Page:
Description: This mixed-methods study’s purpose was a systematic comparison of contents and aftereffects of near-death experiences (NDEs) occurring in a variety of circumstances with those occurring in combat. They completed an online survey: a demographic questionnaire, the Near-Death Experience Scale, the Life Changes Inventory-Revised (LCI-R), and four narrative response items. Survey completers were 68 participants: 20 combat near-death experiencers (cNDErs) and 48 non-NDErs (nNDErs). The 29% of participants who met NDE Scale criterion for an NDE was comparable to NDE incidence findings from previous retrospective studies. For statistical analyses, significance was set at p < .05, and effect size (Cohen’s d) was calculated. Mean total NDE Scale scores were significantly lower for cNDErs than variety-of-circumstance NDErs from one of two comparable studies (t = 5.083, p < .0001, d = -1.26), possibly suggesting cNDEs may have “less depth” than other-variety NDEs. Regarding cNDE aftereffects, absence of previous LCI-R data made comparison impossible. Cronbach’s alpha analysis yielded acceptable reliability on the total scale and seven of nine subscales, a finding that matched Schneeberger’s (2010); however, factor analytic results did not support the hypothesized subscale structure of the LCI-R. Although cNDErs did not score significantly higher than nNDErs on the total scale or subscales after Bonferroni correction, results indicated a possible trend toward greater absolute changes (p = 0.02, d = 0.74) and spirituality (p = 0.02, d = 0.67) with the latter finding substantiated by narrative responses. Informal analysis of narrative responses yielded several themes.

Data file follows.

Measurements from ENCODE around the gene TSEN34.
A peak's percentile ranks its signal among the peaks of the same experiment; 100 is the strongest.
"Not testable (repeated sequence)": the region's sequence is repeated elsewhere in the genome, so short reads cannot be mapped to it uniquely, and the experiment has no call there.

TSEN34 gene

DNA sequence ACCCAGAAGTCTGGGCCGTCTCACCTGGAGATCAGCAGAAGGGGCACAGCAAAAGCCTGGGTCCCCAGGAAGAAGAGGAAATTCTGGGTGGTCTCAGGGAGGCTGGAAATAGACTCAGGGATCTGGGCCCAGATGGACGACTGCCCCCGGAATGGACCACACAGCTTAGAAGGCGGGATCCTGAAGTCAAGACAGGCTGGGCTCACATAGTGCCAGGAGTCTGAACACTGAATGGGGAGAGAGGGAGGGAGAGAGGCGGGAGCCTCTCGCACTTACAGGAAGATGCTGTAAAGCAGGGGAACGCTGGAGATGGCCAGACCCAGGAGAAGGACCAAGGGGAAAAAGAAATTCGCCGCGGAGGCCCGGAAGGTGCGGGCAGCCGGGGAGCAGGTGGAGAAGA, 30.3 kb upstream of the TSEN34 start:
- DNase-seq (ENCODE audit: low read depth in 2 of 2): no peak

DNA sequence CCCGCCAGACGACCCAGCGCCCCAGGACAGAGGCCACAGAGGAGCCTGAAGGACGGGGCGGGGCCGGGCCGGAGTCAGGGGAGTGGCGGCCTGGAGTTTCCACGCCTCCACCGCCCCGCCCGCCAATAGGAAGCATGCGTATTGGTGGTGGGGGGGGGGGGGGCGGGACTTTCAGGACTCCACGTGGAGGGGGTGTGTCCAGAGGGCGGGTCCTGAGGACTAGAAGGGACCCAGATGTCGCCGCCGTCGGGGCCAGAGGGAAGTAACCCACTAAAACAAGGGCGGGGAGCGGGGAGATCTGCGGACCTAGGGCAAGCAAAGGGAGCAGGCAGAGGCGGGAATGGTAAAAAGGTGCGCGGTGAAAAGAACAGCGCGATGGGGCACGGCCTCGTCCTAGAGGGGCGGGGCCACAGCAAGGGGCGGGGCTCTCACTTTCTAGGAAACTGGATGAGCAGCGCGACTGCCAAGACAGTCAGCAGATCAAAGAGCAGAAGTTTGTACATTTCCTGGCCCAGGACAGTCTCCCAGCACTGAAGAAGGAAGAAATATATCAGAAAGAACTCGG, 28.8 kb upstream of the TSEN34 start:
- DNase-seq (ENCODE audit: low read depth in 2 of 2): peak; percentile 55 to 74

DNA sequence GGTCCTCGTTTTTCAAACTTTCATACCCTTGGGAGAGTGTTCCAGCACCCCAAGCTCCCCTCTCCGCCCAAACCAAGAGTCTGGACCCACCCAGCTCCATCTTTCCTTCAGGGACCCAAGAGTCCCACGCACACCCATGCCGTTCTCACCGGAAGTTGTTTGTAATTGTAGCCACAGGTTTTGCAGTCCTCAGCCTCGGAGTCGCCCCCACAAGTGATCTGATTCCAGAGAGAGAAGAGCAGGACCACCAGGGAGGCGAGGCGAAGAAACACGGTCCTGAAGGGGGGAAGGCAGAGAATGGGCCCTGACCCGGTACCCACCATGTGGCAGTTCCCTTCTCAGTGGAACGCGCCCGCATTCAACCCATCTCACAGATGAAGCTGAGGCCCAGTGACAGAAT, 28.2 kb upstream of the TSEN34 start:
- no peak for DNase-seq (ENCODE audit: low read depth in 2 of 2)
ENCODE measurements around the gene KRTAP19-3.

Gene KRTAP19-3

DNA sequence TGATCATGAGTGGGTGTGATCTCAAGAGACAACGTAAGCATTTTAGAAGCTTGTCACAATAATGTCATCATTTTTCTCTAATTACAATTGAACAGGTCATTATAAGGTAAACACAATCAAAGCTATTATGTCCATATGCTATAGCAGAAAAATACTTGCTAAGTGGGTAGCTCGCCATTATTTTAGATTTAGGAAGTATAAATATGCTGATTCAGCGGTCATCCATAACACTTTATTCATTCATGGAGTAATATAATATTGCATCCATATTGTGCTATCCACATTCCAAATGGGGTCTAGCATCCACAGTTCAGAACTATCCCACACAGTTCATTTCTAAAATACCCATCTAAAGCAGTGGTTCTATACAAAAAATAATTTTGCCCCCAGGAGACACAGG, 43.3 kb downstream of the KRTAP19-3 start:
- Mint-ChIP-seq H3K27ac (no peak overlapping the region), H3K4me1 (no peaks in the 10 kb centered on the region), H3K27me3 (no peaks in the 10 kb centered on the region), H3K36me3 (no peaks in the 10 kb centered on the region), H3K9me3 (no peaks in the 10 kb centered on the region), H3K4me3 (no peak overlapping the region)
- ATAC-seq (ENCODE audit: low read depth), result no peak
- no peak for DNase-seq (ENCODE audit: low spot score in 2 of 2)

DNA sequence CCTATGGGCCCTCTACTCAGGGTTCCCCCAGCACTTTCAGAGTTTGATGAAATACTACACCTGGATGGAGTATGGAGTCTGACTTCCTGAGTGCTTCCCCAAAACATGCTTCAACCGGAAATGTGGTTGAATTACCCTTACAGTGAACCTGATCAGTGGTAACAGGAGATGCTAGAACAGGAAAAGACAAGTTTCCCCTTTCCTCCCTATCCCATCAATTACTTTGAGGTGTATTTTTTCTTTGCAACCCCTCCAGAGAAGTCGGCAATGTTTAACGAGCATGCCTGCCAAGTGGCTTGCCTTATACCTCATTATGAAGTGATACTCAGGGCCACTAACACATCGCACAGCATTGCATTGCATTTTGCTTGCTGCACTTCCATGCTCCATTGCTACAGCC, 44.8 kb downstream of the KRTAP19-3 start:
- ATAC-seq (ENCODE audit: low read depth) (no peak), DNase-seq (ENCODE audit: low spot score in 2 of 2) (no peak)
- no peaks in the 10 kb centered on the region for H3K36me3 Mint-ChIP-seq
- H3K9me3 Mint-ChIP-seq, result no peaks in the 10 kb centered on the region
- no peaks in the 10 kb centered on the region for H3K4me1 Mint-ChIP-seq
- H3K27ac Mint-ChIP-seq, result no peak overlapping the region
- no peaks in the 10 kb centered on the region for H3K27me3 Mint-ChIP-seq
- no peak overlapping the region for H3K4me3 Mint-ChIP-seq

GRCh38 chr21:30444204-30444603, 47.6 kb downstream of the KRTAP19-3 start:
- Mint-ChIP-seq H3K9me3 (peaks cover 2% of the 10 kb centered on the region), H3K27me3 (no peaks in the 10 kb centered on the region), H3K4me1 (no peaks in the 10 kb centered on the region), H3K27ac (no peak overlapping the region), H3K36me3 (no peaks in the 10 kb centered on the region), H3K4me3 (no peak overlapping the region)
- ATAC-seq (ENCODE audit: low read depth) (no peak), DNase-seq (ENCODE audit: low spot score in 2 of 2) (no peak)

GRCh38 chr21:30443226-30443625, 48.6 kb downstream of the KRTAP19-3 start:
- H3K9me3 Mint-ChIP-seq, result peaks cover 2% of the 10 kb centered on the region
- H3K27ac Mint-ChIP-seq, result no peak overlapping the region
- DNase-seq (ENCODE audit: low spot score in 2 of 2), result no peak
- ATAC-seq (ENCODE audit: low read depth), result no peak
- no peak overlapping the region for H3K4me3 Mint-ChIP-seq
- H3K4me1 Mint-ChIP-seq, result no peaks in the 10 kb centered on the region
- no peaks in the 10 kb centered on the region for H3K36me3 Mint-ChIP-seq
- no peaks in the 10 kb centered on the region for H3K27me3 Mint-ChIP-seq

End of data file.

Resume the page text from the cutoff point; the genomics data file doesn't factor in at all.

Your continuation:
Date: August 2011
Creator: Goza, Tracy H.